What these three photographers and artists have in common is that they know their materials inside and out; they know exactly what they are capable of, and are able to extract the most of them. THAT is the common denominator.

    Just get over it and get back to what really matters. CONTENT. And let's help the original poster with his quest to get his printing on a roll.
    Last edited by Thomas Bertilsson; 12-11-2009 at 11:34 PM. Click to view previous post history.
    "Often moments come looking for us". - Robert Frank

    "Make good art!" - Neil Gaiman

    "...the heart and mind are the true lens of the camera". - Yousuf Karsh

  7. #77

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    Ah, my comment to Heath. I do remember that one. Had you bothered to read all of Heath's previous comments you might have understood mine. I received a number of private emails after that telling me they were pleased with my comment as Heath had been a problem for many. I did not know that, never having read any of his postings on any other thread

    And my comment to Andrew Moxon was a comment to him and by extension to others as well. It is amazing to me that folks call something "hype" before they try it. If, after they try something, and assuming they know how to use the material (a big assumption as many think they really know how to handle certain materials, but in reality do not), they find it lacking, then, yes, if they want to call claims for the paper "hype" they could certainly do so. But comments like that are routinely made by folks who have not tried the product. As such, those comments are indeed worthless.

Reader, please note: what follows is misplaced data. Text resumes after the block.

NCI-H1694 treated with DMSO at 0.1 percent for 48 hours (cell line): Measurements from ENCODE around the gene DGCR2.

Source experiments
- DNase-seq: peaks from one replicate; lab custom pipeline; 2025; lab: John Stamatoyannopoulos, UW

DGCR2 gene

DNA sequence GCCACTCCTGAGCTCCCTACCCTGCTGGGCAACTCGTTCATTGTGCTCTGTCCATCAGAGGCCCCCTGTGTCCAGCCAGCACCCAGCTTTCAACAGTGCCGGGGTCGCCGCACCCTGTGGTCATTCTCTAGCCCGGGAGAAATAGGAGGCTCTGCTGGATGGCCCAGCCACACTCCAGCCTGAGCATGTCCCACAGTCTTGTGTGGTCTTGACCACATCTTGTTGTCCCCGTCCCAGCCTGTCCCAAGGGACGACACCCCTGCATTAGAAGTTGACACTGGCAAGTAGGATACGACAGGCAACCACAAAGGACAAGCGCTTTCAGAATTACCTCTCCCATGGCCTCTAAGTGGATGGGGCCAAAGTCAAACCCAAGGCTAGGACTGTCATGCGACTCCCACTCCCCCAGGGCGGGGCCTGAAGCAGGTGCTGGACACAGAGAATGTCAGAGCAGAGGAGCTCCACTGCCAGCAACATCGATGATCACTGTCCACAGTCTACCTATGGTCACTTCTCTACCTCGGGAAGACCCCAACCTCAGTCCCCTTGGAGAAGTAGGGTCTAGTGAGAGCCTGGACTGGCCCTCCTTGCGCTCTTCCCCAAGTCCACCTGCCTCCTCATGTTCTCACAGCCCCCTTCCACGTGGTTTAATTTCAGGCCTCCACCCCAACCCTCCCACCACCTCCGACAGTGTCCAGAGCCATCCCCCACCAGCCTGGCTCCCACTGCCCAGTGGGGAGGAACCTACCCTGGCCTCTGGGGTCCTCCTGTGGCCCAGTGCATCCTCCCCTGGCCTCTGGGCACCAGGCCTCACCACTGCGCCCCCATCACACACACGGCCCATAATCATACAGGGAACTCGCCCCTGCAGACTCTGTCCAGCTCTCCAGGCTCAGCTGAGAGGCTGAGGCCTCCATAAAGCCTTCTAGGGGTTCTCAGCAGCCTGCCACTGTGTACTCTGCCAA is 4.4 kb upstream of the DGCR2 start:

In other fields, folks look to those who have experience before they trust their recommendations and their comments. In photography forums, and I suspect in others as well, although I do not participate in other forums, all comments are often treated equally, regardless of the experience of those making them.

    There are a many things about photography that I do not know, but there are some things I know very deeply. Those are what I confine my comments to. It continues to amaze me that people who have never made a contact print on silver chloride paper even bother to read the threads about it (since it appears they have no interest in ever using that type of paper), let alone comment on it. Why do they bother?

    Michael A. Smith

  8. #78